Go beyond the blindness caused by shortage of light – and by its surfeit
Whenever our surroundings go dark, say, due to a power failure, we become as if blind.
Something similar happens to us as souls in material existence. Due to our material attachments, we can’t see anything beyond matter – we become as if spiritually blind. To regain our spiritual vision, we need to shed our material attachments.
However, during our spiritual recovery, we may be blinded by an excess of light, just as a person on dark road may be blinded by a truck’s glaring front lights. The dazzling impersonal effulgence that surrounds the supreme spiritual truth can similarly blind us. How? Firstly, it can render us incapable of perceiving anything beyond the light. Secondly and more deleteriously, it can make us misconclude that the spiritual light is itself the highest spiritual truth, so no further search is necessary. This misconclusion terminates our spiritual quest at an intermediate impersonal level instead of the ultimate personal level.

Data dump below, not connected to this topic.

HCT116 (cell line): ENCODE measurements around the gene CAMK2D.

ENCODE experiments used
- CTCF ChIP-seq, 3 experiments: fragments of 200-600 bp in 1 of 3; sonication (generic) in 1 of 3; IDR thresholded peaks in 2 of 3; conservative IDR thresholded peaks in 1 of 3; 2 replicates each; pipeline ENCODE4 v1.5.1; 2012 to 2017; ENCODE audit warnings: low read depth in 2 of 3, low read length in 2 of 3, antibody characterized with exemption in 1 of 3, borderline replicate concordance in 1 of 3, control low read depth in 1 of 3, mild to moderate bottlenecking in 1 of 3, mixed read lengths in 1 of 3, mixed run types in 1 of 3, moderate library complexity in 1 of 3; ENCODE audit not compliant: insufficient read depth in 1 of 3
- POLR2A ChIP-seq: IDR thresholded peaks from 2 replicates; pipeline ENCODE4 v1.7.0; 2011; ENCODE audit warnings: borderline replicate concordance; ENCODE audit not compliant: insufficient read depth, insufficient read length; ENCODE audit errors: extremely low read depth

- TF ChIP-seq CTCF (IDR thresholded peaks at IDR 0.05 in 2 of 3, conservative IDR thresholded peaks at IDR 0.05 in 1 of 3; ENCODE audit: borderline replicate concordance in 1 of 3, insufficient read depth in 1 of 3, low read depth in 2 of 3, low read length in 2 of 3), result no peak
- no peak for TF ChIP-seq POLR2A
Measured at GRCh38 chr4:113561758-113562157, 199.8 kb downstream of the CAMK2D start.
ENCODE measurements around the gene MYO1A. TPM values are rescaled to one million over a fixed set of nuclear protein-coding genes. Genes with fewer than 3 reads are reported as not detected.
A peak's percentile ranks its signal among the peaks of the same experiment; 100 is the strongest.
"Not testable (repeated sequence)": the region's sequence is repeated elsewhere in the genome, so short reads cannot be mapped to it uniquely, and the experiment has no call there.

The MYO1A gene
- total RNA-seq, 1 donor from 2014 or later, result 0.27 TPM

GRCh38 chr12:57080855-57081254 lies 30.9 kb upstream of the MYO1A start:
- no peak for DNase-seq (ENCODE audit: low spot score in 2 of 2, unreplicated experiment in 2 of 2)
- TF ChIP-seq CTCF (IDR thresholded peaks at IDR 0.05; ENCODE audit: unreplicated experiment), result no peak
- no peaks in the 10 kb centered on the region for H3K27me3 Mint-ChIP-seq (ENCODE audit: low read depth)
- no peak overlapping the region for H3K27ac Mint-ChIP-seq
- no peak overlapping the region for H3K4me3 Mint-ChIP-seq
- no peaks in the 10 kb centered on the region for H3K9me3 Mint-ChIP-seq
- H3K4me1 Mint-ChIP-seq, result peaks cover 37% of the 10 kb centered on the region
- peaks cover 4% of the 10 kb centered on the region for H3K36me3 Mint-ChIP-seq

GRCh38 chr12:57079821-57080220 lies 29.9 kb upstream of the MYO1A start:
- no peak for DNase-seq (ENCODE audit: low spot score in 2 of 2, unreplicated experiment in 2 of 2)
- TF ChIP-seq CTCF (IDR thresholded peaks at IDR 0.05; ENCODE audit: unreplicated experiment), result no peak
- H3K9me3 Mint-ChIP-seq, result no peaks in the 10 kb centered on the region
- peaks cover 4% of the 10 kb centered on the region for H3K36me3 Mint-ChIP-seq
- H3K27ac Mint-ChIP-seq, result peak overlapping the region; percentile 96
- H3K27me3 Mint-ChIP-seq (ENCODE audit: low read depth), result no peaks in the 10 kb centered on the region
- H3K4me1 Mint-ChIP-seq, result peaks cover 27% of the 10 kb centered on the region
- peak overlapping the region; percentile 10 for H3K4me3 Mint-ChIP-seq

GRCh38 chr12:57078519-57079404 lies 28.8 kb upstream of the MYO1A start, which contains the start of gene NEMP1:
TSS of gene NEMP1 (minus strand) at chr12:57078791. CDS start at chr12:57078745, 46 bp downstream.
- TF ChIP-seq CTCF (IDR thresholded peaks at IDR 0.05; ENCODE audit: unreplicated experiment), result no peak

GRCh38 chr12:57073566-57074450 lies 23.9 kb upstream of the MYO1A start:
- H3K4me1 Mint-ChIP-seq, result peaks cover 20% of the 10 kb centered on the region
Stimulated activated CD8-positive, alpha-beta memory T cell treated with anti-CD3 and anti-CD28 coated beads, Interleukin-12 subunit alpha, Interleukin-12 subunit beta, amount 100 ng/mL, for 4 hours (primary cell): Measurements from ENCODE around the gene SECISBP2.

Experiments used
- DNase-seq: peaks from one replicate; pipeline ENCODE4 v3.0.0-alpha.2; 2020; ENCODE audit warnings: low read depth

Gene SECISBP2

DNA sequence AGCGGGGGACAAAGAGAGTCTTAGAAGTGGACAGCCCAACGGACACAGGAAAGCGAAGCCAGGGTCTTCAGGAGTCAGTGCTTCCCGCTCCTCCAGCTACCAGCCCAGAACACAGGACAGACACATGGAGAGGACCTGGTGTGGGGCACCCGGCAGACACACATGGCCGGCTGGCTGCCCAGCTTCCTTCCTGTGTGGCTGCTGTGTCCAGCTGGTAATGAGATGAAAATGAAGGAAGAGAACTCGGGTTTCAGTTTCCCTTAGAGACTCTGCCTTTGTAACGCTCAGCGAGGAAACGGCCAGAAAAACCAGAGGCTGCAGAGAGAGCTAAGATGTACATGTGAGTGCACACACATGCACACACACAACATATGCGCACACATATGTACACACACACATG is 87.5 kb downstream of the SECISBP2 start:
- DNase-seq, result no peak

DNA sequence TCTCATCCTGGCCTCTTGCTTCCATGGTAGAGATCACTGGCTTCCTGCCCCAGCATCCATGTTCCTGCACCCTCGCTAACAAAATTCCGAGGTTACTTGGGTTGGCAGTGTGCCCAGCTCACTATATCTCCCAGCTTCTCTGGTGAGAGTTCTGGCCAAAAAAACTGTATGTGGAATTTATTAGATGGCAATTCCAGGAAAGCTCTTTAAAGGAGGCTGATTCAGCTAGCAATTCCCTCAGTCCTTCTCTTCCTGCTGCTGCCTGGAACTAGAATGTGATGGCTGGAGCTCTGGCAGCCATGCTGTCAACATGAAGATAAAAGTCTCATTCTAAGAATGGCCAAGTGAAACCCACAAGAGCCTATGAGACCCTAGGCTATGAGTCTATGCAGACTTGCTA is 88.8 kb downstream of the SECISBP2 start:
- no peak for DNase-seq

To prevent premature termination of our spiritual quest, we need to place our experiences and inferences within the context of scriptural revelation.
To prevent such premature termination of our spiritual quest, we need to place our experiences and inferences within the context of scriptural revelation. Echoing a similar level of realization, the Ishopanishad (mantra 15) reveals a classic prayer wherein the seeker requests the Absolute Truth to withdraw the blinding effulgence and thus make the face of the Truth visible.
Gita wisdom reveals that Absolute Truth to be Krishna. While delineating a similar spiritual trajectory, the Gita (18.49–54) mentions how the seeker becomes equipoised towards everything material and attains the spiritual (brahman) level. Significantly, it (18.54) mentions this attainment not as the culmination of the spiritual quest, but as the commencement of transcendental devotion. By such devotion, the next verse (18.55) states, seekers understand Krishna in truth.
Thus the perception of the Absolute Truth that the Ishopanishad prays for, the Gita paves the path to.
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